Landlocked in the vast, mountainous region of Central Asia, Kyrgyzstan broke free from a century of Imperialist Russian/Soviet shackles in 1991 and encourages visitors to come and see its spectacular beauty with its liberal tourist visa policy. Nomadic, unspoiled and stunningly, if forbiddingly, lovely, this sparsely populated land is a magnet for adventure buffs, eco-tourists and nature-lovers. From the glacial, polar wasteland of the northern Tian Shan mountain range to the sub-tropical Fergana Valley on the southern borders with Tajikistan and Uzbekistan, Kyrgyzstan is culturally vibrant, exotic and romantic to the extreme.

Bishkek, Kyrgyzstan’s capital is set in the Chui Valley of the Tian Shan range and is the gateway to towering heights and glorious alpine lakes. Czarist-planned, the city is too new to hold many significant sites of historic interest, but boasts wide, tree-lined boulevards canals, and lively nightlife. The 3,000-year old city of Osh lies in the fertile Ferghana Valley, overlooked by a sacred mountain holding ancient spiritual sites, and Naryn town on the Silk Road between China and Europe boasts a 15th century caravanserai. Unique outdoor activities include swimming, sunbathing and sailing in high-altitude in the saline Issyk Kul Lake, camping in a traditional yurt, hiking, mountaineering, trekking, and horseback riding along remote trails.

The Kyrgyz nomads are people of the horse from birth, and exploring this ancient land on horseback gives a unique perspective of the country’s tribal history and culture. Tourism is in its infancy, but local guides and people are warm, hospitable, friendly, and eager to share their knowledge and pride in the beauty and tradition of the land. The best hotels can be found in the capital and around Issyk Kul Lake, particularly in Cholpon Ata city and nearby Kurumdy and Bosteri, a premier visitor destination. From five-star resorts in the city center to guesthouse and mid-range lodgings, yurts and rooms in private homes, accommodation is found at all price and comfort levels.

Although Kyrgyzstan isn’t yet a destination known for upscale pampering, ultra-modern amenities and international fine dining, it’s the experience of a lifetime for those with an adventurous spirit and a love of the outdoors. However and wherever you travel, dramatic scenery surrounds you and the isolation of the remote, little populated regions sits in stunning contrast to the noise and crowds in many of today’s favorite destinations. Bishket and Osh, set on opposite ends of the country, are both central hubs for guided tours.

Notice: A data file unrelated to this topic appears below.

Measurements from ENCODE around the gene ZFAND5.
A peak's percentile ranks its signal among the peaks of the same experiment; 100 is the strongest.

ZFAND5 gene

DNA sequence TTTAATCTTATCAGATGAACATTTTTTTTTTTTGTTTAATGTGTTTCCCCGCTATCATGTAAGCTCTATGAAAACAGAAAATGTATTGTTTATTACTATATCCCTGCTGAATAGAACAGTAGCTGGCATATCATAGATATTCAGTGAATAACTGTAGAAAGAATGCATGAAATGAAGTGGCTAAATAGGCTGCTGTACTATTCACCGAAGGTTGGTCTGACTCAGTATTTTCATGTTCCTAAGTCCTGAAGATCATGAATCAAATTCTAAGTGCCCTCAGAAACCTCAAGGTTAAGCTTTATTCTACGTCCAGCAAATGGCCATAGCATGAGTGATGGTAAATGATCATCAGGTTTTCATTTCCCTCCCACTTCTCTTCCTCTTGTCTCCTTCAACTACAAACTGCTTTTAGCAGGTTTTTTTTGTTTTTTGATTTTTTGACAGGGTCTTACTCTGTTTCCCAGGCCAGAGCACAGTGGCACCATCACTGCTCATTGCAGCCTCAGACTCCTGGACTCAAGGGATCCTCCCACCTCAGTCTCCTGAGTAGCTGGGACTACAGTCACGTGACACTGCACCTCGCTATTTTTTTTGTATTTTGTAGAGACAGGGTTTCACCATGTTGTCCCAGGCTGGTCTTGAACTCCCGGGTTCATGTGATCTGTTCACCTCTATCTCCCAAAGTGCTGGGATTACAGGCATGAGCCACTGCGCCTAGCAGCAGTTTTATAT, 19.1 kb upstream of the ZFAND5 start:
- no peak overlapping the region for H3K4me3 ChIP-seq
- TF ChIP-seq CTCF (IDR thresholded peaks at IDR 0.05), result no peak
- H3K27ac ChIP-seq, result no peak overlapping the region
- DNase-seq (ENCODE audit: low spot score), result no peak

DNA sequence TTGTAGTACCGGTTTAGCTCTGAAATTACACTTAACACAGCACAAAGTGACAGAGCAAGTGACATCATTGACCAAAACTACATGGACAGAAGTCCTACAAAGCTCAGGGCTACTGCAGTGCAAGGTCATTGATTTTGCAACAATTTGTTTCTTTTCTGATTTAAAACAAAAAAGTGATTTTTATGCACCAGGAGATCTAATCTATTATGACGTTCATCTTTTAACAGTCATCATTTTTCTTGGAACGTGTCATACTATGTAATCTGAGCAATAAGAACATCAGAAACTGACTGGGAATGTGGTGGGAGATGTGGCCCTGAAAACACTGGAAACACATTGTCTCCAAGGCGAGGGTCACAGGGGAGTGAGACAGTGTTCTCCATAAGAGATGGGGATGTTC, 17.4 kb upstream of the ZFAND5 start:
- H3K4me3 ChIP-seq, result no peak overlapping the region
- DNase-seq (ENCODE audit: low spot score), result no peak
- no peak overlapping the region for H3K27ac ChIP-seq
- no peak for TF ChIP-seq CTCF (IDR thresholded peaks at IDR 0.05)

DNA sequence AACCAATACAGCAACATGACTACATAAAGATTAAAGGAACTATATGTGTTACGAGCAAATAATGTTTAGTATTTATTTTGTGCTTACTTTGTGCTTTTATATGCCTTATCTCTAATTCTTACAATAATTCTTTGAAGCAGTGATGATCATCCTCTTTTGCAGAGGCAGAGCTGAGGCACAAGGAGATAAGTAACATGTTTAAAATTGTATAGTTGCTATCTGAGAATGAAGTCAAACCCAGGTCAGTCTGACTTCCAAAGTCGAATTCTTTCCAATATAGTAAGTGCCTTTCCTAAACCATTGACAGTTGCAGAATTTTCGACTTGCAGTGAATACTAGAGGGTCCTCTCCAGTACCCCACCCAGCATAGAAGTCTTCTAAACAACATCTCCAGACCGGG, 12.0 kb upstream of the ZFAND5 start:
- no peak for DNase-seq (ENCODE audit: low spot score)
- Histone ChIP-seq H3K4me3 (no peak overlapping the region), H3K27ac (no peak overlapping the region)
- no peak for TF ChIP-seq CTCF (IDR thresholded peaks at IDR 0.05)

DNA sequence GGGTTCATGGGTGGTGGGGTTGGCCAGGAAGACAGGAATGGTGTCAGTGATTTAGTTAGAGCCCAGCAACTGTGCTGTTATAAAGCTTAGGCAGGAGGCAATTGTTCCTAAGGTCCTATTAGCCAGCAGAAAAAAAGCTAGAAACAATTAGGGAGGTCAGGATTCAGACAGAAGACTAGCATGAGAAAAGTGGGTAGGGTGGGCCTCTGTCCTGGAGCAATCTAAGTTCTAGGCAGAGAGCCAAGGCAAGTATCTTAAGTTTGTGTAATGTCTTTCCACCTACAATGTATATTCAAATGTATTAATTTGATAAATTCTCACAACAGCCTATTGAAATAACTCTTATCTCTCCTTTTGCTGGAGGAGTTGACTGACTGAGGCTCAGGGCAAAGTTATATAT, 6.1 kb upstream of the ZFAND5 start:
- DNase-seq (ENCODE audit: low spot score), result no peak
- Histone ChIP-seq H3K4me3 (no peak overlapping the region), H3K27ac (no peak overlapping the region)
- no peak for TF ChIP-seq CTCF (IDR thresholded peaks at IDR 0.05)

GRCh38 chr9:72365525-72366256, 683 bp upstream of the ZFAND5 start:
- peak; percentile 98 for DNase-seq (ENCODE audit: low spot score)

Due to its mountainous topography, Kyrgyzstan is tricky to navigate at best, with the option of marshrutka, shared minibus taxis, the most convenient transportation method. Amazingly inexpensive, marshruykas congregate at bus stations and leave when they’re full. A bus system exists, but routes are minimal and comfort is even less so. The only train in the country runs between Balykchy on Lake Issyk Khul to Bishkek and takes twice the amount of time as marshruykas, although it’s half the price and great for people watching. Renting a car is almost unheard of, for safety reasons which become apparent once you’re here, but hiring a driver along with a car is an option.


  • Traverse the ancient Silk Road with its caravanserais set in unbelievable scenery
  • Wander the traditional bazaars in Bishkek, Osh and the massive market in Dordoi, the largest in Central Asia
  • Swim in the brilliantly-blue Issyk-Khul lake, surrounded by snow-capped peaks
  • Explore millennia-old holy sites on Osh’s Sulaiman-Too Sacred Mountain, a UNESCO World Heritage site
  • Join a traditional festival in the capital’s Ala-Too main square
  • Browse the National Historical Museum with its adjacent massive statue of Lenin
  • Stay in a yurt and sample the traditional, nomadic life of the Kyrgyz people
  • Lose and find yourself on a horseback riding tour of the remote high peaks